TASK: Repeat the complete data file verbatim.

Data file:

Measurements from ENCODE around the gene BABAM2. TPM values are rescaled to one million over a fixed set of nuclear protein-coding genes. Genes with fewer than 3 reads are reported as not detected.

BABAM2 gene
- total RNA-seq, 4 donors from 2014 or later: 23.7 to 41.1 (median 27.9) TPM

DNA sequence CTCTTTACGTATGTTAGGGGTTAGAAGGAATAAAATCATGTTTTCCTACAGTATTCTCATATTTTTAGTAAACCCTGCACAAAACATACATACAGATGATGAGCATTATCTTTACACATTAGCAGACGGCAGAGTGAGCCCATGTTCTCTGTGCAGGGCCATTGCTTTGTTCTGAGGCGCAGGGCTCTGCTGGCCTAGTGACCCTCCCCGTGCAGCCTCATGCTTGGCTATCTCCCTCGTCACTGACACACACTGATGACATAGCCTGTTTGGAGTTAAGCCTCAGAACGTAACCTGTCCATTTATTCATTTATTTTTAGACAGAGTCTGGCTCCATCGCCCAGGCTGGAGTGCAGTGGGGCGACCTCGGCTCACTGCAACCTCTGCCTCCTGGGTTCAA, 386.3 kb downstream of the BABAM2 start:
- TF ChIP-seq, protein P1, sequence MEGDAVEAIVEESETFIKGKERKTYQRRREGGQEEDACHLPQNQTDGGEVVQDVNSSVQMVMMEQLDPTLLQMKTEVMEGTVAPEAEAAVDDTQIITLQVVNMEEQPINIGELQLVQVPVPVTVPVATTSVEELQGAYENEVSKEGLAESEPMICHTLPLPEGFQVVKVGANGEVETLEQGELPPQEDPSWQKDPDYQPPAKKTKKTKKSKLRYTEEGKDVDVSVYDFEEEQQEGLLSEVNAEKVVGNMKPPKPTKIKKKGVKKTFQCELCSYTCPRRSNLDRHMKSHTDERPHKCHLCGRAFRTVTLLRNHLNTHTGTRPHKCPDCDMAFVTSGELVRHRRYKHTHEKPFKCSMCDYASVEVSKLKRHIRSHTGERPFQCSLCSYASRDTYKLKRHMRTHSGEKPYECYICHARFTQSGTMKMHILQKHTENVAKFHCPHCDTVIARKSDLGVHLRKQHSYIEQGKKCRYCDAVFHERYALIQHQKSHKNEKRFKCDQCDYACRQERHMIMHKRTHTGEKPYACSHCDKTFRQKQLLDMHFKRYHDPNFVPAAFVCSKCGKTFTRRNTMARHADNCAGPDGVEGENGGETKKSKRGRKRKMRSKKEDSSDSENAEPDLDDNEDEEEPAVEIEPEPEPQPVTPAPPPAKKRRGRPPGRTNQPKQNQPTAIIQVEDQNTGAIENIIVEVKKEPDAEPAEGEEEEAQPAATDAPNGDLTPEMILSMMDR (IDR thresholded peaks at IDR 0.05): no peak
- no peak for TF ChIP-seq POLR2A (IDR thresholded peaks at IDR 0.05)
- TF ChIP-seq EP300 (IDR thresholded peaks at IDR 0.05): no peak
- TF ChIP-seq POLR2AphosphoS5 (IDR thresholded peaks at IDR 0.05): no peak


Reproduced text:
Measurements from ENCODE around the gene BABAM2. TPM values are rescaled to one million over a fixed set of nuclear protein-coding genes. Genes with fewer than 3 reads are reported as not detected.

BABAM2 gene
- total RNA-seq, 4 donors from 2014 or later: 23.7 to 41.1 (median 27.9) TPM

DNA sequence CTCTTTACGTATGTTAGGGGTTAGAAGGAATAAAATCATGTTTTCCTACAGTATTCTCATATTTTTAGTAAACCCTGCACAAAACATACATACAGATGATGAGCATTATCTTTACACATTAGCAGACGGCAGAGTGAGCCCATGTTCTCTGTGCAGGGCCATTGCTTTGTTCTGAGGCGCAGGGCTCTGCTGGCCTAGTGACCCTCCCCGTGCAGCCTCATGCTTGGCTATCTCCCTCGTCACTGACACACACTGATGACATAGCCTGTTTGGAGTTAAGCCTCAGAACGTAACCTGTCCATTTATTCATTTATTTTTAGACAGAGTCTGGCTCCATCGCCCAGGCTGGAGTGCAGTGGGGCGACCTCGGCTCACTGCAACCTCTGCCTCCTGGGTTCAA, 386.3 kb downstream of the BABAM2 start:
- TF ChIP-seq, protein P1, sequence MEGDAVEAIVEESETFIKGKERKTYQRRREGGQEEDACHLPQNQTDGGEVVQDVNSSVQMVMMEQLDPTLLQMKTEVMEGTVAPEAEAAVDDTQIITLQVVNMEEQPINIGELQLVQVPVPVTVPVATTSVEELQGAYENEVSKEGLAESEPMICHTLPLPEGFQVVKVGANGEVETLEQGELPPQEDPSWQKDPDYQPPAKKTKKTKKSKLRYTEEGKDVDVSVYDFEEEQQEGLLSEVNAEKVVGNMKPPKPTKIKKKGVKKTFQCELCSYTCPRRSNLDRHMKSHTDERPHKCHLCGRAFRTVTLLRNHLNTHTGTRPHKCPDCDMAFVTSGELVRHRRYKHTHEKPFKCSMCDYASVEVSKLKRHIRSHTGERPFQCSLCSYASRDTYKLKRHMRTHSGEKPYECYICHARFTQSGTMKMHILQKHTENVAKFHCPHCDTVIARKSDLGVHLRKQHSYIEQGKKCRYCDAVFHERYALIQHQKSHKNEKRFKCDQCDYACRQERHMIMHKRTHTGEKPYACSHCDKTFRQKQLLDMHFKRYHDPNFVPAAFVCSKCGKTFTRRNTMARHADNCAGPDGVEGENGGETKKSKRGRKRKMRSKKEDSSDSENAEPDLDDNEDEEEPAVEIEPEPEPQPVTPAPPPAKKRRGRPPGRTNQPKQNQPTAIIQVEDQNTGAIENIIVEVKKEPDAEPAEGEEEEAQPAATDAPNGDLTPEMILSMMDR (IDR thresholded peaks at IDR 0.05): no peak
- no peak for TF ChIP-seq POLR2A (IDR thresholded peaks at IDR 0.05)
- TF ChIP-seq EP300 (IDR thresholded peaks at IDR 0.05): no peak
- TF ChIP-seq POLR2AphosphoS5 (IDR thresholded peaks at IDR 0.05): no peak